Kukla's Korner Hockey
Entries with the tag: chuck fletcher
The theory was that very few free agent players were actually going to meet with teams' coaches or general managers during the "wining and dining period"--which ends today--because the draft's location in Philadelphia would yield too much of a hubbub (see: players being chased down by the media as they go from hotel to hotel and meeting room to meeting room)...
But the Minneapolis Star-Tribune's Michael Russo reports that the seemingly inevitable marriage between Thomas Vanek and the Minnesota Wild will get a meet-and-greet kick in the pants on Monday:
With the free-agent market set to open Tuesday at 11 a.m. [Central Daylight Time], pending free agent Thomas Vanek was scheduled to sit down with Wild coach Mike Yeo late Sunday. General Manager Chuck Fletcher was not expected to be at the meeting.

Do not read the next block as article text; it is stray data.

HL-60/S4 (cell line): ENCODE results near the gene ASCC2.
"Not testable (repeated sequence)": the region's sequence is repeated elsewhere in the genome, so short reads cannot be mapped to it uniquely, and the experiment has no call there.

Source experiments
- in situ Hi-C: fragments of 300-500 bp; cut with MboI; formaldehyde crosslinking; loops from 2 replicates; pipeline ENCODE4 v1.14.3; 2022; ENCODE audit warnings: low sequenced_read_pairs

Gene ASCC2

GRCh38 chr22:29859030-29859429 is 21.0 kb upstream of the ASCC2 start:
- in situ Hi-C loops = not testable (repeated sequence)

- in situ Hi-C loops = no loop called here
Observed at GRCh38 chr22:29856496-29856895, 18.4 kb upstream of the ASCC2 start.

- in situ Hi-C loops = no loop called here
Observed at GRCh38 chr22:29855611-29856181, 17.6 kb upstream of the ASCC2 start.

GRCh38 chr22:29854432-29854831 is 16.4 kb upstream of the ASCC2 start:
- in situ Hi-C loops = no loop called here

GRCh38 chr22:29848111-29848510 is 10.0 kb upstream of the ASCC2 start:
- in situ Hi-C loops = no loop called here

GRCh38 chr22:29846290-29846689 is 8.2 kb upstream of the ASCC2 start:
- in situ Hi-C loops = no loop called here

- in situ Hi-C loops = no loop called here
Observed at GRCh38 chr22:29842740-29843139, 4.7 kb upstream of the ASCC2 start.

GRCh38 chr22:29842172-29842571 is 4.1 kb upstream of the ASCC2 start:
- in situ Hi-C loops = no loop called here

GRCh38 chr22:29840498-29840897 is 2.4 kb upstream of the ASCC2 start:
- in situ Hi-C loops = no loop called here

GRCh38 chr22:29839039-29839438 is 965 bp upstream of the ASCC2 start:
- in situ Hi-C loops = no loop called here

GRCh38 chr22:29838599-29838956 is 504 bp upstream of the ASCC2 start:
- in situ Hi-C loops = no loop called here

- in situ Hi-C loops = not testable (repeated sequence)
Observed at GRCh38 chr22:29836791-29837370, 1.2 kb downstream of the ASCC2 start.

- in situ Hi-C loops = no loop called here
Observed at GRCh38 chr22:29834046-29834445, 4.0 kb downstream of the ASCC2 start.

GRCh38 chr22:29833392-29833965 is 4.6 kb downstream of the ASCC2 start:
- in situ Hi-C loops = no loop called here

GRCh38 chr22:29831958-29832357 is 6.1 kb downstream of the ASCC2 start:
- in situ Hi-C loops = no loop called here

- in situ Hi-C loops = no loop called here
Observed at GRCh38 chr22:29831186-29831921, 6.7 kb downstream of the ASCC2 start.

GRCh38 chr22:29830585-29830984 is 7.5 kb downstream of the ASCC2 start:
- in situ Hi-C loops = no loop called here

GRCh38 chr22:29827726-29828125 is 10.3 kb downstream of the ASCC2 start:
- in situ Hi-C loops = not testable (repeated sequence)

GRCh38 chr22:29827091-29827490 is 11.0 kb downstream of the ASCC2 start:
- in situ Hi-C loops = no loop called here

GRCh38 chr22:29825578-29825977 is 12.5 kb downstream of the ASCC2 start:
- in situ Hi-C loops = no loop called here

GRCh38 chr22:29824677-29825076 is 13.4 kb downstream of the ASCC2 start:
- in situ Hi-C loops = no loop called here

For more than a year, Vanek has seemed destined to sign with the Wild. The 30-year-old former Gophers star turned down lucrative long-term contracts last season with the Buffalo Sabres and New York Islanders in order to become a free agent.
However, the Wild appears set to offer Vanek only a short-term contract, so he likely will have a tough decision to make Tuesday because it’s expected that he’ll have the chance to sign longer-term deals for more money with other teams.
But wait, there's more, especially in the, "WILD WILL SIGN EVERYBODEYZ" category:
One really begets the other here, so bear with me:
Via Chris Nichols, Minnesota Wild GM Chuck Fletcher spoke with the Minneapolis Star-Tribune's Michael Russo about the free agent wining and dining period, which is clearly very good in terms of sensing the "fit" for players with various organizations, but isn't necessarily fascinating in terms of the way that it's driving players' "market values" into the stratosphere...